She stopped taking hormones about a year ago and she is dealing with negative health effects. She regrets her decisions and would like to warn other teens.

What IS Lesbian space?

By Woody Blue

In 1979, Womonwrites emerged as an lesbian only conference held in a public space in the South. It was structured as a writer’s conference. The founders of the conference recognized the need for lesbian space and were not apologetic in their approach to forming it and defining it as such.

Lesbian space is hard to find. It is different from women only space. Women only space grew from consciousness-raising groups in the 70’s. Women only groups gave women the breathing room needed to define themselves as women. They were able to see more clearly that because they had been born with a vagina, they had been assigned a subservient role in a patriarchal structure that put men at the top. Men decided what women would wear, how they would look, what jobs they could perform and what pay they would receive. From these women’s groups, a feminist analysis of patriarchy was pieced together and women, feeling empowered by this new understanding, dared to challenge patriarchal ideas and systems.

Lesbian space is hard to find. It is different from women only space.

Lesbian space grew out of the women’s groups. Straight women partnered with men and their discussions included that at the end of the day they would return to their male cohorts. Women who came out as lesbians faced a double threat. Not only did they not agree to conform to stereotyped sex roles; they also chose not to center their lives around men. Lesbians only wanted to focus on lesbians; empowering themselves and not spending their time, energy and skills providing for men. Their focus was clearly and decidedly on women.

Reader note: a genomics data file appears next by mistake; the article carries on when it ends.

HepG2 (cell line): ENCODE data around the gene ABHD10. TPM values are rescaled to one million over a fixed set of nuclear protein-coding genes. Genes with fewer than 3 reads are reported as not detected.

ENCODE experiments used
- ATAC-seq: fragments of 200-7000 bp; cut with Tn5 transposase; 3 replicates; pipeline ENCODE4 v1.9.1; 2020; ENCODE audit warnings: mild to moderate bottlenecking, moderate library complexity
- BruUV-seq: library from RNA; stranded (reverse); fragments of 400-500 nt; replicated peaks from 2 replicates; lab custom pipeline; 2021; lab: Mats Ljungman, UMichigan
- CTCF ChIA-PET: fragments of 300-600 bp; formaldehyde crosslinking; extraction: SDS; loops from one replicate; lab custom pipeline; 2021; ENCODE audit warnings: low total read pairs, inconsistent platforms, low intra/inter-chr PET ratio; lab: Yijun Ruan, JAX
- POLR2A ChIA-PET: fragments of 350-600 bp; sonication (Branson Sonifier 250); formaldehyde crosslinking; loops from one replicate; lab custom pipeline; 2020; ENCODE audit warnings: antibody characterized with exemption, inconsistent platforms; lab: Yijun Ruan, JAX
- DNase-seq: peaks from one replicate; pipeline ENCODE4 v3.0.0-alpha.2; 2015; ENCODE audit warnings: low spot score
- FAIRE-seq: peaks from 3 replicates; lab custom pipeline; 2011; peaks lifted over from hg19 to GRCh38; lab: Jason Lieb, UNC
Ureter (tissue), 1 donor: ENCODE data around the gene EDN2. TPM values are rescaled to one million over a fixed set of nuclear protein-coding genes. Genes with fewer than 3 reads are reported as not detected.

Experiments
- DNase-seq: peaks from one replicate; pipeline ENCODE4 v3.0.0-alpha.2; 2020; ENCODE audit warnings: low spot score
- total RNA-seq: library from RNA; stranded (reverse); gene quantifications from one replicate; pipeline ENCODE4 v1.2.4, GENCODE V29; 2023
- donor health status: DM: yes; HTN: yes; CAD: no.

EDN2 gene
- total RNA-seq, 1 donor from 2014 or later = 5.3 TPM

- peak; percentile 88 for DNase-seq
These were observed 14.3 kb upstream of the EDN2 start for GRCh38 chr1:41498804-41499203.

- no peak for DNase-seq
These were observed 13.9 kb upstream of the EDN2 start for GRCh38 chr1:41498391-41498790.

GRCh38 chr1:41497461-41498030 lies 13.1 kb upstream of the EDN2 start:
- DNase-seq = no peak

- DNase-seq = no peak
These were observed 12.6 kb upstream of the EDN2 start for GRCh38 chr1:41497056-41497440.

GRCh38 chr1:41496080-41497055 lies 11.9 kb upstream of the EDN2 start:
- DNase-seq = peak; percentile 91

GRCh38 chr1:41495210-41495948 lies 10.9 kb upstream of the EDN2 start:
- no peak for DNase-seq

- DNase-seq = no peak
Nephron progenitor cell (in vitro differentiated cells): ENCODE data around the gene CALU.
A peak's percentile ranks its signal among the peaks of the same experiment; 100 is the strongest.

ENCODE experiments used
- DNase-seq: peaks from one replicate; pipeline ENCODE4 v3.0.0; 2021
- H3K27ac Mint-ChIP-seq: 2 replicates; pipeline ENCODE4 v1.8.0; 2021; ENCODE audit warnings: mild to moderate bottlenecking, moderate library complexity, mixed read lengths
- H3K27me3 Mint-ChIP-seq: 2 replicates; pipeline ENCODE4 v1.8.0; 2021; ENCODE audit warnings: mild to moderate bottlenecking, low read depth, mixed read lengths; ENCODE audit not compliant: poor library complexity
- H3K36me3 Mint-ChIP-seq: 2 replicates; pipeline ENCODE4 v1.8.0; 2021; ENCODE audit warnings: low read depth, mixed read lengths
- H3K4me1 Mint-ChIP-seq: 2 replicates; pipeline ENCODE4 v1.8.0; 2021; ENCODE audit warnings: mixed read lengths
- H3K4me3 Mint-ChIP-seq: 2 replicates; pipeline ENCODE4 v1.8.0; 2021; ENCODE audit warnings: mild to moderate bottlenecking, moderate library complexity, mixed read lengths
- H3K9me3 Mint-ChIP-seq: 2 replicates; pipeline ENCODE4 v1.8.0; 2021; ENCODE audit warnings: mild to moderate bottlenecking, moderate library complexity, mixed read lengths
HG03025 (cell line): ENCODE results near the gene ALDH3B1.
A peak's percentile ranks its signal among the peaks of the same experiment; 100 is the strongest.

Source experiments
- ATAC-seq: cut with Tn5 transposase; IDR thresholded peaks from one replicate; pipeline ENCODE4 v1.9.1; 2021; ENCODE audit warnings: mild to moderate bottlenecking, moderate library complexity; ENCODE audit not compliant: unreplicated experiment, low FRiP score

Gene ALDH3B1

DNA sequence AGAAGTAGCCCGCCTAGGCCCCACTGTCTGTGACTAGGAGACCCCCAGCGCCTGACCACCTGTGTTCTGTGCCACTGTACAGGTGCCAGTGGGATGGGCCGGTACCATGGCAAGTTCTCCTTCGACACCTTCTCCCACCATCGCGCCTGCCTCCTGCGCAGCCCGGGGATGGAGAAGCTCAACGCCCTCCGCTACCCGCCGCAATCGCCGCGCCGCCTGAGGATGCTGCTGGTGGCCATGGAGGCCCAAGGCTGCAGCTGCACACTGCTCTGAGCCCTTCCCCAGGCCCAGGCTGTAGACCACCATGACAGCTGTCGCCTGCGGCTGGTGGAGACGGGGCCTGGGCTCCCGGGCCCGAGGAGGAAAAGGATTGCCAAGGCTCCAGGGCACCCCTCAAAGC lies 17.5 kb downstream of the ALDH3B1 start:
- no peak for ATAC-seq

And with that, by 1979, Womonwrites was born.

Womonwrites 1979Before I came to WW in 1986 I had been very involved with the Women’s Encampment for a Future of Peace and Justice in the Finger Lakes region of upstate NY. To put it in a nutshell, it was a 52 acre farm bought by women and peace groups to create a women only community, putting feminist values into practice. It was situated adjacent to the largest US nuclear military base in the country which warehoused nuclear weapons and shipped them overseas to US bases in European countries that were NATO allies. The purpose of the camp was to train women in all aspects of nonviolent civil disobedience as well as learn and practice feminist principles in order to build a more peaceful world. There were sister encampments in England, Scotland, Germany, Sicily and a few other countries. It could be said that women world-wide were organizing to get rid of patriarchal structures by taking the fight to the U.S. military. The peace camp was our practice space.